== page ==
For instance, a crew member picks up a young woman at a previous concert and arranges to meet backstage at Alpine. Fine. Regardless of what people think privately, she is treated civilly.

In midafternoon before the Doobies' concert, four young women show up, introducing themselves as friends of the band's staff. It turns out they are, and they hang around while everybody else works. "Spiritual advisers," says an Alpine staffer, smiling.


ALPINE throws a party for Rush after the Saturday night concert, and the Rush entourage wants 25 women in attendance to "dress up the party." So Alpine staffers start recruiting. Rush specifies that no hookers are to be in attendance.

Rush's needs may be esoteric, but no problem. Oysters on the half shell, smoked salmon, an electronic game in the dressing room - they get it. For the party, the band wants sushi, a Japanese fish-and-rice dish. The Alpine caterers can do a lot, but making a Japanese fish delicacy is a little much. A limo is dispatched from Chicago with the sushi.

"Why shouldn't they be happy? It's a beautiful setting, they're making lots of money, they're playing to big houses," says Brad Wavra, Alpine Valley's stage manager.

"The performers are ... just like you and I for the most part. But when it gets close to show time, the artist's ego takes over.

"And if it takes a bottle of Dom Perignon 1949, or whatever, if that's what it takes to get them in the frame of mind to give the audience the beat show possible, then that's fine. You've got to make them feel at home. You've got to make them feel as though they can reach in the refrigerator and get whatever they want."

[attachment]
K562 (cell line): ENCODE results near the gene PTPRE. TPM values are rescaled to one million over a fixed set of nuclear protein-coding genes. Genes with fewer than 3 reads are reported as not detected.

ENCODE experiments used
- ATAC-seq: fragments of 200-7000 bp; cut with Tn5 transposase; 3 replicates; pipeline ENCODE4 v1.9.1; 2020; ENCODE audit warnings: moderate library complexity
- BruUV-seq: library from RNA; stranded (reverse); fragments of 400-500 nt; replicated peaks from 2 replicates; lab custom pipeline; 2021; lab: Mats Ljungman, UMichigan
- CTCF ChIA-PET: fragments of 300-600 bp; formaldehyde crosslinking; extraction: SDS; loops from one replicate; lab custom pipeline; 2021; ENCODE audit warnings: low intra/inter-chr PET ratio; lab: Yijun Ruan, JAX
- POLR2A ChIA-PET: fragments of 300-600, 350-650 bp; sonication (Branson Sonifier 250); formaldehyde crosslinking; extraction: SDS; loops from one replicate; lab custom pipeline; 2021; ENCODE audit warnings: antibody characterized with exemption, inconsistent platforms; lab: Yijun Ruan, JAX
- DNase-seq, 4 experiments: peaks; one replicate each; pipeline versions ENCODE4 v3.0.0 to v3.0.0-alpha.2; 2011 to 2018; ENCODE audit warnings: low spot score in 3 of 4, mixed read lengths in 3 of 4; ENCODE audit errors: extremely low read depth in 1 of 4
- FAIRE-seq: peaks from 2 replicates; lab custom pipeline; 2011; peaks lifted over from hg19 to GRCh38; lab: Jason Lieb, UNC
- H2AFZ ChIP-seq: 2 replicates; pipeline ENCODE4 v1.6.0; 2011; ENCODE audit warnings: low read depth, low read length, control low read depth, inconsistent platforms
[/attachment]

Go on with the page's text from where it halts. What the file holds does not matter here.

AS CONCERT time nears, the theater begins to fill with people running concessions, ushers and - most notably - security personnel.

Being a good security outfit at a cathartic event such as a rock concert means maintaining a certain presence without acting like Gestapo agents.

R.T.M. Heavy Security Co. appears to be able to strike this balance, although the security logistics at Alpine are not the easiest. Alpine is in the middle of the countryside, and there is a parking area atop the hill where people can party all day in preparation for partying all night.

With 20,000 people in close quarters and the wrong blend of substance abuse, you are bound to get a few bad actors, actresses and acts.

The Doobies' crowd is expected to be as mellow as the band. And it is, for the most part. A few people, however, get chucked out early, illustrating to the rest that bad behavior is, as Terry Cullen, owner and president of R.T.M., puts it, "uneconomical."

The Rush concert looks like no picnic for the 70 R.T.M. people. It is the Fourth of July, there is a large and boisterous crowd in the parking lot, and security people are confiscating fireworks and turning them over literally by the garbage bagful to authorities.

In the afternoon, a security man is jumped by three men he tried to dissuade from cutting in line. He suffers a lump and a deep cut under his eye.